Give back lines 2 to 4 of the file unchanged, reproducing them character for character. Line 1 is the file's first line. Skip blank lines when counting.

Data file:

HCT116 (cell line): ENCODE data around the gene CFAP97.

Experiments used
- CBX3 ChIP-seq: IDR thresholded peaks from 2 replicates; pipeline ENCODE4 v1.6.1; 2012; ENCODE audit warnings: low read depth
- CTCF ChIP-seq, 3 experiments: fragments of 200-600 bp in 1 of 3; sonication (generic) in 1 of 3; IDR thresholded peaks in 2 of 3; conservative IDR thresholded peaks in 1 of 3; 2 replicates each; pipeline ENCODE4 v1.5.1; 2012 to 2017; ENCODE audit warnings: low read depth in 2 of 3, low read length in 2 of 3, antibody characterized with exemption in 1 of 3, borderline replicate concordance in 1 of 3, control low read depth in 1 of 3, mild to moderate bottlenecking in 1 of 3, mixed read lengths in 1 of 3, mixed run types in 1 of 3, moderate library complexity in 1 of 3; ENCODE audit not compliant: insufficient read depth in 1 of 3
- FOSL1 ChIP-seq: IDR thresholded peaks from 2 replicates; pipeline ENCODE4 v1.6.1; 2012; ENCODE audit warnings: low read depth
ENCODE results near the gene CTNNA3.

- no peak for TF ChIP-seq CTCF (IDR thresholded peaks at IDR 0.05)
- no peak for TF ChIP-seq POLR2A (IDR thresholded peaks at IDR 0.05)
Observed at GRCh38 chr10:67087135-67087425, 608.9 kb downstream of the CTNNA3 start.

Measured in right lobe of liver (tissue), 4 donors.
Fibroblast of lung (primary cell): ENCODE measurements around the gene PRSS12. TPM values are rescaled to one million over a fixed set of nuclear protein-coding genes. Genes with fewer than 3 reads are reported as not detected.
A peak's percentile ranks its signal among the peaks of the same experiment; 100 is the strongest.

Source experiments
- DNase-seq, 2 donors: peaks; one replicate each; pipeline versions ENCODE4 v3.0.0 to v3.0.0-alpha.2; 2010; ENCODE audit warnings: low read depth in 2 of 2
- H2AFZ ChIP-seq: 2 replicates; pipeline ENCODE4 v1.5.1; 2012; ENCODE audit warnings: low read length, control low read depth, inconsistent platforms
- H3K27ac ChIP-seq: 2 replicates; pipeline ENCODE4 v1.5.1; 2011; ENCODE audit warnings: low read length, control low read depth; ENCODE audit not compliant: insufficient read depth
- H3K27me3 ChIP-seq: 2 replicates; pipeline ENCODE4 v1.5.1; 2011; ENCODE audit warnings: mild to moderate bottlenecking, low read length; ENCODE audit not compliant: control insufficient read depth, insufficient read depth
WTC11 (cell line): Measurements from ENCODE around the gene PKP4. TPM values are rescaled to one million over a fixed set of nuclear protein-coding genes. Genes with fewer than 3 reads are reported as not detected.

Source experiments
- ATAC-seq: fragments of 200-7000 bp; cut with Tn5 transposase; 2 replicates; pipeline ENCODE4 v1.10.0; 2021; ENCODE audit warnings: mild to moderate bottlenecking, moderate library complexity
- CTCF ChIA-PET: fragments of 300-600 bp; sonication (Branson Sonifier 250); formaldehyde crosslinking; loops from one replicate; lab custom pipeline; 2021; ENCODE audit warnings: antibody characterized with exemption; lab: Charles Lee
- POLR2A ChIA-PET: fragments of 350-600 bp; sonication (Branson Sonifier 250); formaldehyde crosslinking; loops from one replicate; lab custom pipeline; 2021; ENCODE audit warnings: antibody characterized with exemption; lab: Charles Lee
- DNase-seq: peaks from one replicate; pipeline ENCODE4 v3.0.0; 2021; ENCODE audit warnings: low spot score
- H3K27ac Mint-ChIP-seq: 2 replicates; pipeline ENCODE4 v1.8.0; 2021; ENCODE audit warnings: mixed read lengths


Experiments used
- CBX3 ChIP-seq: IDR thresholded peaks from 2 replicates; pipeline ENCODE4 v1.6.1; 2012; ENCODE audit warnings: low read depth
- CTCF ChIP-seq, 3 experiments: fragments of 200-600 bp in 1 of 3; sonication (generic) in 1 of 3; IDR thresholded peaks in 2 of 3; conservative IDR thresholded peaks in 1 of 3; 2 replicates each; pipeline ENCODE4 v1.5.1; 2012 to 2017; ENCODE audit warnings: low read depth in 2 of 3, low read length in 2 of 3, antibody characterized with exemption in 1 of 3, borderline replicate concordance in 1 of 3, control low read depth in 1 of 3, mild to moderate bottlenecking in 1 of 3, mixed read lengths in 1 of 3, mixed run types in 1 of 3, moderate library complexity in 1 of 3; ENCODE audit not compliant: insufficient read depth in 1 of 3